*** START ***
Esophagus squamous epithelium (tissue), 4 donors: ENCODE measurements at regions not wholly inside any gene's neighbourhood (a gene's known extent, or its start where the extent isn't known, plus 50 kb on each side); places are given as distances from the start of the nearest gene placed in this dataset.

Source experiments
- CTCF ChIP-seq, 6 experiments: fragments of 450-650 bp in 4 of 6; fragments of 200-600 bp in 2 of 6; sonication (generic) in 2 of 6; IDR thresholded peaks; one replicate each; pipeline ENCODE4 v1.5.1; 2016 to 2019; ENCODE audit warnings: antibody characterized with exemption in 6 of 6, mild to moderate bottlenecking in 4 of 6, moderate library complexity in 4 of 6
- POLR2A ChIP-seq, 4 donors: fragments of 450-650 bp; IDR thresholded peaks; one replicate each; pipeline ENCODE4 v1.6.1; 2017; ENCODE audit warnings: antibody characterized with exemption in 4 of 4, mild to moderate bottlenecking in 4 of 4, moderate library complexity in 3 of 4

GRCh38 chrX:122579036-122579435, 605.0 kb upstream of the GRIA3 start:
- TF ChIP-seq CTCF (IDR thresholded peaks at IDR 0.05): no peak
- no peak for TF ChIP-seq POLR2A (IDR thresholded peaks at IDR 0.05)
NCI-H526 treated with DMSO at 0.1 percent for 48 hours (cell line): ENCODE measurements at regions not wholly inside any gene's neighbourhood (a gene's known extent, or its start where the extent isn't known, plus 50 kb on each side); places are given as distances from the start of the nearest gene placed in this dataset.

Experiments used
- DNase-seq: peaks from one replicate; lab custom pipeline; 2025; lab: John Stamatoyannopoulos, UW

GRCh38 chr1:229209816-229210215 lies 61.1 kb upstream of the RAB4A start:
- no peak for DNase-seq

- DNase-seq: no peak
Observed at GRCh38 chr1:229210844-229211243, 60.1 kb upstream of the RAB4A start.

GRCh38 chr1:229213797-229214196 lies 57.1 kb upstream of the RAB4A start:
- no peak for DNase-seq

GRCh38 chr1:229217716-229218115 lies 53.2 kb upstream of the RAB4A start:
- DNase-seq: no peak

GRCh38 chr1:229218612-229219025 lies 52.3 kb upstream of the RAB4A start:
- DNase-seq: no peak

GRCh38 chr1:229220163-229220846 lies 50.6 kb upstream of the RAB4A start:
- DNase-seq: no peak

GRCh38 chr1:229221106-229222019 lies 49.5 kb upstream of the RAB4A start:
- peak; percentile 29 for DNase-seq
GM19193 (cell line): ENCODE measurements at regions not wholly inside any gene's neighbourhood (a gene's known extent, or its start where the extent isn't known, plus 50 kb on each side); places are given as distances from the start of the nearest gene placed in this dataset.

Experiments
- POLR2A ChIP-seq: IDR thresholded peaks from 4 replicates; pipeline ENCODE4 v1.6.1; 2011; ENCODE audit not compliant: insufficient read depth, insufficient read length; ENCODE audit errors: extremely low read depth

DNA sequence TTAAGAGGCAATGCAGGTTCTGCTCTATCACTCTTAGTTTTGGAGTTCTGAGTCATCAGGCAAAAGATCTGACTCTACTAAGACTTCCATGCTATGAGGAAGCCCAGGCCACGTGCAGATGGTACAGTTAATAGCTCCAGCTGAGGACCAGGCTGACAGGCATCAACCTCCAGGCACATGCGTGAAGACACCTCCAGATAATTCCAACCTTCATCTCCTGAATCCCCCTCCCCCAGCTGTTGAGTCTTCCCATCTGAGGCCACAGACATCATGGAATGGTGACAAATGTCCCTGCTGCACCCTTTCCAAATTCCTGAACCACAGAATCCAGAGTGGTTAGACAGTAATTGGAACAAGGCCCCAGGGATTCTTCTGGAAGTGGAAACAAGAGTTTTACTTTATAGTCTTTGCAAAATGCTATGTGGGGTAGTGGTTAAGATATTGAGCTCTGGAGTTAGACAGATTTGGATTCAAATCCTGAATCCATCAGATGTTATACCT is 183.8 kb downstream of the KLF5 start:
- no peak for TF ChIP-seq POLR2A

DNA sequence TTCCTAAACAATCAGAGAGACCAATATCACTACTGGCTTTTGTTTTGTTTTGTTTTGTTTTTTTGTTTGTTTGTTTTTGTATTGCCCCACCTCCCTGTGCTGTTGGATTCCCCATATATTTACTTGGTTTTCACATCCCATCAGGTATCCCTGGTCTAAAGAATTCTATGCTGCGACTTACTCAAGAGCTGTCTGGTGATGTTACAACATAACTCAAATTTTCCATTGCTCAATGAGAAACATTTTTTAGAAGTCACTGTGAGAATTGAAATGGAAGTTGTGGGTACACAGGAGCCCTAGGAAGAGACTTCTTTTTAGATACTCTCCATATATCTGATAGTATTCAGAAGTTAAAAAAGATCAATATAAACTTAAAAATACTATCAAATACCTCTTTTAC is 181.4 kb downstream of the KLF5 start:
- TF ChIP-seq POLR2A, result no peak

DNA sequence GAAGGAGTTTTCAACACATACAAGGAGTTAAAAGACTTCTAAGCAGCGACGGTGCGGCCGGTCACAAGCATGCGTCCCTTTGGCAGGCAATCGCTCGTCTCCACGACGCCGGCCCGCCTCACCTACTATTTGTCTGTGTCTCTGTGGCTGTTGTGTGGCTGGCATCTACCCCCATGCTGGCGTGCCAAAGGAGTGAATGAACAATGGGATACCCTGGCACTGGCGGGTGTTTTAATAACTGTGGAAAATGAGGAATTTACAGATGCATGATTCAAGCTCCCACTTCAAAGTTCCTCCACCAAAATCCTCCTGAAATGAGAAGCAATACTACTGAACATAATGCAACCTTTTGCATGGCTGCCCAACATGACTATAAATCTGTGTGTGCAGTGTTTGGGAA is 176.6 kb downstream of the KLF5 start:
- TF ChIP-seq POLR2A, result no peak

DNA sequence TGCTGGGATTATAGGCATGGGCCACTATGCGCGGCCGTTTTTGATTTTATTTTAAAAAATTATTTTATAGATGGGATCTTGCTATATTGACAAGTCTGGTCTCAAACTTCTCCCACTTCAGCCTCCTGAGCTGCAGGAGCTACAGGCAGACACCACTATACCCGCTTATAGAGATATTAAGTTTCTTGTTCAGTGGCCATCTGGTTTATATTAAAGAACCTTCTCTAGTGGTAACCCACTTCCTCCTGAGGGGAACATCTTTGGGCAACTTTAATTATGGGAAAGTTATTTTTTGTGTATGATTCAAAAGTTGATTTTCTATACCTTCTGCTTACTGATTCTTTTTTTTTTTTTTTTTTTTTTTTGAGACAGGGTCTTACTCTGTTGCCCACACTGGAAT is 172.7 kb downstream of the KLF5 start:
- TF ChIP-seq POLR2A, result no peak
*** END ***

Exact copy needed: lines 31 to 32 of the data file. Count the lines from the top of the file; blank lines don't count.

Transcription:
- TF ChIP-seq POLR2A, result no peak

DNA sequence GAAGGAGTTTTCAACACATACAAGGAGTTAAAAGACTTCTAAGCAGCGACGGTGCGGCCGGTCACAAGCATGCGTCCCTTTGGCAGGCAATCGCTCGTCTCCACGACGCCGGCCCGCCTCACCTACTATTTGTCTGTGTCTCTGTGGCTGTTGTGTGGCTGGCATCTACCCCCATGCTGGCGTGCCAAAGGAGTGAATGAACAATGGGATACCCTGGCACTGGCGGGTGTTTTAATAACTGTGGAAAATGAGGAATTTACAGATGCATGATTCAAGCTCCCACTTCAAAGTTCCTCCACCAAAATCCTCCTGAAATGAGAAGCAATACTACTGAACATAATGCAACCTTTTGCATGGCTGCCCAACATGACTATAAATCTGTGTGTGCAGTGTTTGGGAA is 176.6 kb downstream of the KLF5 start: